As the second year of the Russian war in Ukraine commences, a detailed survey of the cyberattacks used during the first year of the war, and especially new developments we have observed in recent months, provide hints of what the future of this hybrid war may hold.
Since the start of the war, Russia has deployed at least nine new wiper families and two types of ransomware against more than 100 government and private sector Ukrainian organizations. Strong cyber defense partnerships between the public and private sector, and Ukrainian preparedness and resilience, has successfully defended against most of these attacks, but Russian activity continues.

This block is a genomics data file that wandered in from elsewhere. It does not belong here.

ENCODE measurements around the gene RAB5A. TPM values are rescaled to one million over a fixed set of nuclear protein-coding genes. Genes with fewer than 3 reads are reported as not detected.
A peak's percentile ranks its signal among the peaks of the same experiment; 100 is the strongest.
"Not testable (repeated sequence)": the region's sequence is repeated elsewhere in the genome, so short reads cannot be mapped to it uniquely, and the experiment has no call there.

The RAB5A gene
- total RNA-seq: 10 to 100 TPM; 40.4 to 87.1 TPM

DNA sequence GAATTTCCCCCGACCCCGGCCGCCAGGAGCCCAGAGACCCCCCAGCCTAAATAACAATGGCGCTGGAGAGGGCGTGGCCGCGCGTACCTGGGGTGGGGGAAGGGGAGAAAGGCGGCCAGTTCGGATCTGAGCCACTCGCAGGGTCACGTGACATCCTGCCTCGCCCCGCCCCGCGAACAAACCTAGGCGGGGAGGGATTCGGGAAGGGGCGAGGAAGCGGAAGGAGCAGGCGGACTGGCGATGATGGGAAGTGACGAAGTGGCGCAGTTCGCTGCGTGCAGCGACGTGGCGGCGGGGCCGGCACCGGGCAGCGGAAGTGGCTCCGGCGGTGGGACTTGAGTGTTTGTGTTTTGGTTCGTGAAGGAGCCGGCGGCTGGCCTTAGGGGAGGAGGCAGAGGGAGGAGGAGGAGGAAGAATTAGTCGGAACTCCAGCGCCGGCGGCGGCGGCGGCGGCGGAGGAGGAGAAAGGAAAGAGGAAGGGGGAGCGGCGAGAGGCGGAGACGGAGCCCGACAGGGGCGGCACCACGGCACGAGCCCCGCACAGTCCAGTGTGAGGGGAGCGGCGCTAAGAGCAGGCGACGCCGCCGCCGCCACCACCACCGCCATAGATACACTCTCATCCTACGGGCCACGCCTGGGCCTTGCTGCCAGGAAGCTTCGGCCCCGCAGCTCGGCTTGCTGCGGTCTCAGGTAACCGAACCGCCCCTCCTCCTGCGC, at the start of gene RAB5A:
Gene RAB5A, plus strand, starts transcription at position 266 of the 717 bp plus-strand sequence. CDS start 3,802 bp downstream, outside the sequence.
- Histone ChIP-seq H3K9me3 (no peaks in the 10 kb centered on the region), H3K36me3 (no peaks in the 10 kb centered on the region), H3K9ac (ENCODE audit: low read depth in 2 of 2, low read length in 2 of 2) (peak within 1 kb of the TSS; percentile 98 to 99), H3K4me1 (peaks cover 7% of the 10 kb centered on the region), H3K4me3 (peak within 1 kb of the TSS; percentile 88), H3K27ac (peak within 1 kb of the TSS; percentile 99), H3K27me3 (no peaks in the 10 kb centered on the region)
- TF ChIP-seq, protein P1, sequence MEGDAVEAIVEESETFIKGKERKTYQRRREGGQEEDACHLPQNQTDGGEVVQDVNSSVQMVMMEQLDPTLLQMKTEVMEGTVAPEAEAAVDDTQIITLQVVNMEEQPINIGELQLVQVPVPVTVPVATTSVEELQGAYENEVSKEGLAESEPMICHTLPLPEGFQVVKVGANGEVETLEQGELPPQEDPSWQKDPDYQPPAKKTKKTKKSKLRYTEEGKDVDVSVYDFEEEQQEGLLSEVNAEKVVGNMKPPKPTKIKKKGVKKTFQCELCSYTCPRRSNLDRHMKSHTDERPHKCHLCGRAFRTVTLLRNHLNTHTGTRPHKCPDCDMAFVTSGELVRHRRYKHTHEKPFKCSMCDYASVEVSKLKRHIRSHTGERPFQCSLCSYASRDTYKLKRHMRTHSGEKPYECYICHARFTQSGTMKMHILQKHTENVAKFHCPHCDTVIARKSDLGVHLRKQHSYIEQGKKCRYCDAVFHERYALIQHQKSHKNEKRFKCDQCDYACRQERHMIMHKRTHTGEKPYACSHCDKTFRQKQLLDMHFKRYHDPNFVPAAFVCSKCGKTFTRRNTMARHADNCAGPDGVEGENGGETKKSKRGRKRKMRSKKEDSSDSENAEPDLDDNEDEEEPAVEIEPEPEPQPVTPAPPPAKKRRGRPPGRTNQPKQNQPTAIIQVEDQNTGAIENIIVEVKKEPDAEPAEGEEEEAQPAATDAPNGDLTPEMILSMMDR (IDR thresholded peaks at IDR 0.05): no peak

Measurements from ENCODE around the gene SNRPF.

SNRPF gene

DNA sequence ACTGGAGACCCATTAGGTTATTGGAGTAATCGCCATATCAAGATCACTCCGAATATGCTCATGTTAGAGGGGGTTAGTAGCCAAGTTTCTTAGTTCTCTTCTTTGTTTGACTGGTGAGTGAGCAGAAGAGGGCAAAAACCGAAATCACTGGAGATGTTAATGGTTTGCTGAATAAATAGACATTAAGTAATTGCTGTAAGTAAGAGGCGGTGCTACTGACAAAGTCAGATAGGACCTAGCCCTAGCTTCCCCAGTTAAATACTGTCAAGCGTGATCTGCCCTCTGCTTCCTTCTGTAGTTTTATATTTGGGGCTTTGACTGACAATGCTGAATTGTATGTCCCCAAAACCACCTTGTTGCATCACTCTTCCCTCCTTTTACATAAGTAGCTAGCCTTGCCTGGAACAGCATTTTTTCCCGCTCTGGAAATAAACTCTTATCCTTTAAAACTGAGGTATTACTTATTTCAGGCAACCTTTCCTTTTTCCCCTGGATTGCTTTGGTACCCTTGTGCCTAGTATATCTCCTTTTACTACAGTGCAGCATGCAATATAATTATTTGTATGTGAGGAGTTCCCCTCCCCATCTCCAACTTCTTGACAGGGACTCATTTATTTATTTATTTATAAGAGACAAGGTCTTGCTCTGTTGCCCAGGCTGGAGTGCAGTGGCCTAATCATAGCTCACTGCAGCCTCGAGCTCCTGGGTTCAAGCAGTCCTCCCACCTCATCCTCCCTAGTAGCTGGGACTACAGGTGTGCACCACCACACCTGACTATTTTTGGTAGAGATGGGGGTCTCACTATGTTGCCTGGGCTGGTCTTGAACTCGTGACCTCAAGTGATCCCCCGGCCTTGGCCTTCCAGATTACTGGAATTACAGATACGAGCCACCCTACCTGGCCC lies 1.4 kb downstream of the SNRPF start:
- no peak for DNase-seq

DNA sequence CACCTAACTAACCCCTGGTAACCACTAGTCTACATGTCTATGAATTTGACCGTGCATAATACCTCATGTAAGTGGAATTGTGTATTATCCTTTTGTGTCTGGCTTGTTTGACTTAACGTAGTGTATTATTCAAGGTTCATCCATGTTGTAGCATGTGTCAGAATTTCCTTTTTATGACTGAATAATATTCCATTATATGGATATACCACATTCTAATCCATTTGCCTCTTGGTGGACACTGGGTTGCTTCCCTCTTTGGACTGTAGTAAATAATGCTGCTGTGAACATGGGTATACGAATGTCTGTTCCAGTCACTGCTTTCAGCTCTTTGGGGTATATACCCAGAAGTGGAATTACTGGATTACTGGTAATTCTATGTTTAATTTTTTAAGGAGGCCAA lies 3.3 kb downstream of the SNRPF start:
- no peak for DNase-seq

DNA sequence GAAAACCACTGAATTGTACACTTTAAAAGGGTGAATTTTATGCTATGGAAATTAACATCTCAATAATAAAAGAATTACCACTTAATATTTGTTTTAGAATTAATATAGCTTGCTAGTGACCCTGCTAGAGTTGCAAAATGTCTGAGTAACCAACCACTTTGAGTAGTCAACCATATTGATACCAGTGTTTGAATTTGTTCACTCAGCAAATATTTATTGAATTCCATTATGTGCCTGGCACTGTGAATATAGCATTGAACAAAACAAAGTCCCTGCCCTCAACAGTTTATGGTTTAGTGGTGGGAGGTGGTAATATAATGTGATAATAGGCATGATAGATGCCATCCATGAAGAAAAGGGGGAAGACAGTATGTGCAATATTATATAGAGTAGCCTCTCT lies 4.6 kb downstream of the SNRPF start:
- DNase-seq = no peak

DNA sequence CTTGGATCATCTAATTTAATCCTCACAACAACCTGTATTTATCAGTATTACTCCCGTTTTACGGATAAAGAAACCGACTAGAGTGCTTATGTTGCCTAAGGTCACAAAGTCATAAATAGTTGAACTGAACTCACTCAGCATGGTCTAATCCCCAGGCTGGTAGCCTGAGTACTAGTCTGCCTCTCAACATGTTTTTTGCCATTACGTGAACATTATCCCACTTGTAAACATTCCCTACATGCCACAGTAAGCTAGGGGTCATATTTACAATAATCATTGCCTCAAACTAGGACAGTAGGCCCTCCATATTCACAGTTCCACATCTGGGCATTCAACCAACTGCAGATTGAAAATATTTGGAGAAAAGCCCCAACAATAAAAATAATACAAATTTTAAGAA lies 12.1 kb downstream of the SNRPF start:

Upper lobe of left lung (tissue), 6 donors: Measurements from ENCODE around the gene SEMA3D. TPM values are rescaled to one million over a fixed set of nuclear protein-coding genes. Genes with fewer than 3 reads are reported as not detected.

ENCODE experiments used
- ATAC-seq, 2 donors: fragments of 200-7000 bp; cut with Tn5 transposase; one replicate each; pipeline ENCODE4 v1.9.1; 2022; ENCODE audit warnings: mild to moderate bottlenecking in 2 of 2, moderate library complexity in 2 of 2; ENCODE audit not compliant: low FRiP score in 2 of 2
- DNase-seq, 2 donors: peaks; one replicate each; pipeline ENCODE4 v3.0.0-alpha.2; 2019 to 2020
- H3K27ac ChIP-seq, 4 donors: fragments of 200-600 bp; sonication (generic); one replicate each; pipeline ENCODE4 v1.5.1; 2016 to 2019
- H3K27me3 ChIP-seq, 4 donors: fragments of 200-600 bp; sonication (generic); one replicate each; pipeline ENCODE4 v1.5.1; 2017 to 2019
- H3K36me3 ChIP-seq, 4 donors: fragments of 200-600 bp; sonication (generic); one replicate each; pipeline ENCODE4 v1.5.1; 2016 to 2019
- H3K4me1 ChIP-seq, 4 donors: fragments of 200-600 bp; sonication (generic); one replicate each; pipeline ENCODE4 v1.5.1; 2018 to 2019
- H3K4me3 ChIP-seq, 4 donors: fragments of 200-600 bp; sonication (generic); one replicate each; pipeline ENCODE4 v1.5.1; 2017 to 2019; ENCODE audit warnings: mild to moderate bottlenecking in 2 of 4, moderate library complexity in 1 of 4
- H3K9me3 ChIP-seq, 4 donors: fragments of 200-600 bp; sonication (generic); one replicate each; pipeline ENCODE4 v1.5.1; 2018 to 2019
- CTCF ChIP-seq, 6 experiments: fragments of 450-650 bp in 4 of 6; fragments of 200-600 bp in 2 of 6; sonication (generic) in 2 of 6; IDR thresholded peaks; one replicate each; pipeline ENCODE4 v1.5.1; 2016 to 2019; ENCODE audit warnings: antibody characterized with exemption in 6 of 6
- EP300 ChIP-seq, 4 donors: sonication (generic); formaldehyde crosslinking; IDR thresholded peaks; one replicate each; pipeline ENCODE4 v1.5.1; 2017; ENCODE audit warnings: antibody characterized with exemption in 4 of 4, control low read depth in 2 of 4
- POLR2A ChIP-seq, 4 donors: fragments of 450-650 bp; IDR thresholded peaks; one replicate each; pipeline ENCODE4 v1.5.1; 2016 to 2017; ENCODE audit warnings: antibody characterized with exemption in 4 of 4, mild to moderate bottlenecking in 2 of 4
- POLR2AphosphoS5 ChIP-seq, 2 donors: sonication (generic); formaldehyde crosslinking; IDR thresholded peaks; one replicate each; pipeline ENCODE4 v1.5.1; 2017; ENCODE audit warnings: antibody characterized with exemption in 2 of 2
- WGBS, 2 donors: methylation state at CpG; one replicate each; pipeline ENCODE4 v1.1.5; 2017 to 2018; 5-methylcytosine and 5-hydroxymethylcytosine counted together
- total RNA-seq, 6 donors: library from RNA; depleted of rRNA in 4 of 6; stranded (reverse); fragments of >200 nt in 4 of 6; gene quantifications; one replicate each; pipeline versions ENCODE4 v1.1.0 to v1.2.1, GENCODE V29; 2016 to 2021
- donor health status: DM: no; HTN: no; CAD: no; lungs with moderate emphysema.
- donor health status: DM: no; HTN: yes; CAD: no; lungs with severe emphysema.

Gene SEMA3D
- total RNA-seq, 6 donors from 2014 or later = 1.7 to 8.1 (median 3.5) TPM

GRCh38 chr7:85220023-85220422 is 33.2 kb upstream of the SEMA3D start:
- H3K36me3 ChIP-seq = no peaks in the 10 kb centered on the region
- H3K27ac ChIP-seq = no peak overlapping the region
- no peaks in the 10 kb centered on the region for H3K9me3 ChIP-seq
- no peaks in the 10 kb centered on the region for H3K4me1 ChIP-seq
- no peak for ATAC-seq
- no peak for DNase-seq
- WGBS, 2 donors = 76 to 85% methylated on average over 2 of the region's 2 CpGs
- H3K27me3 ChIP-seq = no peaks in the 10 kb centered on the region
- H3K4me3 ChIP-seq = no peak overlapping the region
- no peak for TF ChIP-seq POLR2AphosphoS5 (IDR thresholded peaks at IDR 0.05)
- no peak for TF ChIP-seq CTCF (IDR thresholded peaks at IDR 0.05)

In 2023, Russia has stepped up its espionage attacks, targeting organizations in at least 17 European nations, mostly government agencies. Wiper attacks continue in Ukraine.
We also continue to monitor for the development and deployment of new ransomware variants. As of late November 2022, Microsoft and other security firms identified a new form of ransomware, called “Sullivan”, deployed against Ukrainian targets, in addition to the “Prestige” ransomware Russia deployed in Ukraine and Poland in October 2022. Our analysis suggests that Russia will continue to conduct espionage attacks against Ukraine and Ukraine’s partners, and destructive attacks within and potentially outside Ukraine as was done with Prestige.